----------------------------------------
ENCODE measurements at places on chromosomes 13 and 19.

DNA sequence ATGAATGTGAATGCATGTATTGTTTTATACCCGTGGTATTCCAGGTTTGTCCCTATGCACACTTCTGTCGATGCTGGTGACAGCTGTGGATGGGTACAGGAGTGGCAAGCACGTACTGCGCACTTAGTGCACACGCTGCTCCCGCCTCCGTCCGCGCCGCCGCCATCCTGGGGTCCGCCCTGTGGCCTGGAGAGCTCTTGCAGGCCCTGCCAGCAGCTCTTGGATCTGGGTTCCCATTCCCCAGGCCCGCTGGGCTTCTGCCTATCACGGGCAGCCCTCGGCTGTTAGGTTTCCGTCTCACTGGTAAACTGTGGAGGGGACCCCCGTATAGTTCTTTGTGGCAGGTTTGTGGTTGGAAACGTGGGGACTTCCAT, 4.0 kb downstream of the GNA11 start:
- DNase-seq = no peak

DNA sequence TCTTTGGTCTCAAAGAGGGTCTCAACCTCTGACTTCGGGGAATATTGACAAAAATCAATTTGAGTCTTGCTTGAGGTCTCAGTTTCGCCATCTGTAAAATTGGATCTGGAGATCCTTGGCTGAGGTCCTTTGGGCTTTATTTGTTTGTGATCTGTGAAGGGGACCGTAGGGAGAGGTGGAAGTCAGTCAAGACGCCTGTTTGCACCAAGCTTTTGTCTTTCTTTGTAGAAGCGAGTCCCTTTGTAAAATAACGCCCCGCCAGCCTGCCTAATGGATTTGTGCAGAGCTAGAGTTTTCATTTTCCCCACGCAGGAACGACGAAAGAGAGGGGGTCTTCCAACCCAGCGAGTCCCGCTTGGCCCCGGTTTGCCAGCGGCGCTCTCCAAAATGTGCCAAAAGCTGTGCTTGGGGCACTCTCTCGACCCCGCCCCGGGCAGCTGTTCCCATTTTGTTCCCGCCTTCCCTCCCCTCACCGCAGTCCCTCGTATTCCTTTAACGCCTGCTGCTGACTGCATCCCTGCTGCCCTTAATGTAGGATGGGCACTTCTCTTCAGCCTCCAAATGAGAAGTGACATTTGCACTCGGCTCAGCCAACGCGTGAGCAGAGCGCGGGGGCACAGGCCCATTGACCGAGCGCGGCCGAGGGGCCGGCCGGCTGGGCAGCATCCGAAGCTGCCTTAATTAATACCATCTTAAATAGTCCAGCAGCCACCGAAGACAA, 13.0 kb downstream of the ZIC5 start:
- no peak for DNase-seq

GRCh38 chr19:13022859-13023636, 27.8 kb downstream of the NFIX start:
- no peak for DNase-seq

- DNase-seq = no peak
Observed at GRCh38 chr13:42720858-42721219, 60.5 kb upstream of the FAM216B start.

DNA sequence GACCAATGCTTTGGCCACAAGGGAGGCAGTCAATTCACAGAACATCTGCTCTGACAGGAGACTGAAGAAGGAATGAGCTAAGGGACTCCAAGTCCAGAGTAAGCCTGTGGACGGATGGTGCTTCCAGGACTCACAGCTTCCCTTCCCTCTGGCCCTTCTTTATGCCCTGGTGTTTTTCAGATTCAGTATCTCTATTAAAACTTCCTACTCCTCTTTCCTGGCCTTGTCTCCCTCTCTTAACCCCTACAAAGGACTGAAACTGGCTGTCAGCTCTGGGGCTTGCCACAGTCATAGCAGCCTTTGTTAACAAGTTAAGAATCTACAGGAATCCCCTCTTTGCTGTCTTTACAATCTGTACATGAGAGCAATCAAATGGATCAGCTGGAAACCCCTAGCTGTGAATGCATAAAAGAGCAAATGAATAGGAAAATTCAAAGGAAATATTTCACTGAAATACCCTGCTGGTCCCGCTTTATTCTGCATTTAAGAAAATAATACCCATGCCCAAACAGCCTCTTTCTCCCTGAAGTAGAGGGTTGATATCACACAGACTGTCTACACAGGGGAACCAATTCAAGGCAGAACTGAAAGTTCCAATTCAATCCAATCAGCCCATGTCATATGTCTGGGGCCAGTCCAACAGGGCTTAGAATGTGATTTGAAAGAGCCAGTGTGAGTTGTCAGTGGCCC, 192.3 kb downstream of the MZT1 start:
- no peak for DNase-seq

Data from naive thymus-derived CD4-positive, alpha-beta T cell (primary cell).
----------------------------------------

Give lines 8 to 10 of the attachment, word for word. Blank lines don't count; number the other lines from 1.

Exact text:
- DNase-seq = no peak
Observed at GRCh38 chr13:42720858-42721219, 60.5 kb upstream of the FAM216B start.

DNA sequence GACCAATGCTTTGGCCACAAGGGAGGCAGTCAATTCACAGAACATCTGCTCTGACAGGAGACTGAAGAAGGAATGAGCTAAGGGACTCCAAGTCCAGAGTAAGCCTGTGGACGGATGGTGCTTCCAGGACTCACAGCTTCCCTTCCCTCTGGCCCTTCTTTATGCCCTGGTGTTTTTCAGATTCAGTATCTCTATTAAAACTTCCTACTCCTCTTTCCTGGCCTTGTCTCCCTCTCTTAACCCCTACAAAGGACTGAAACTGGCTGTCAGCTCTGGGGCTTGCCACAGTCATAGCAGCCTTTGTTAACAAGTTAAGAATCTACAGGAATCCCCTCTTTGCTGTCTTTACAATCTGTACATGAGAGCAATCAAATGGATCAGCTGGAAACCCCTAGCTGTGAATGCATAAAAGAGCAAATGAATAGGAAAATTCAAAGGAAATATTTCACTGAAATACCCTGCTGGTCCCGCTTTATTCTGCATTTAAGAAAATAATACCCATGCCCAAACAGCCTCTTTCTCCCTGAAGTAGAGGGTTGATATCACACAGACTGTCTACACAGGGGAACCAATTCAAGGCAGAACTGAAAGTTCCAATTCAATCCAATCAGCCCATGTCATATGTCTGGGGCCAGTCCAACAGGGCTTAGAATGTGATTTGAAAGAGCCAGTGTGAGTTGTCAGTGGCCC, 192.3 kb downstream of the MZT1 start: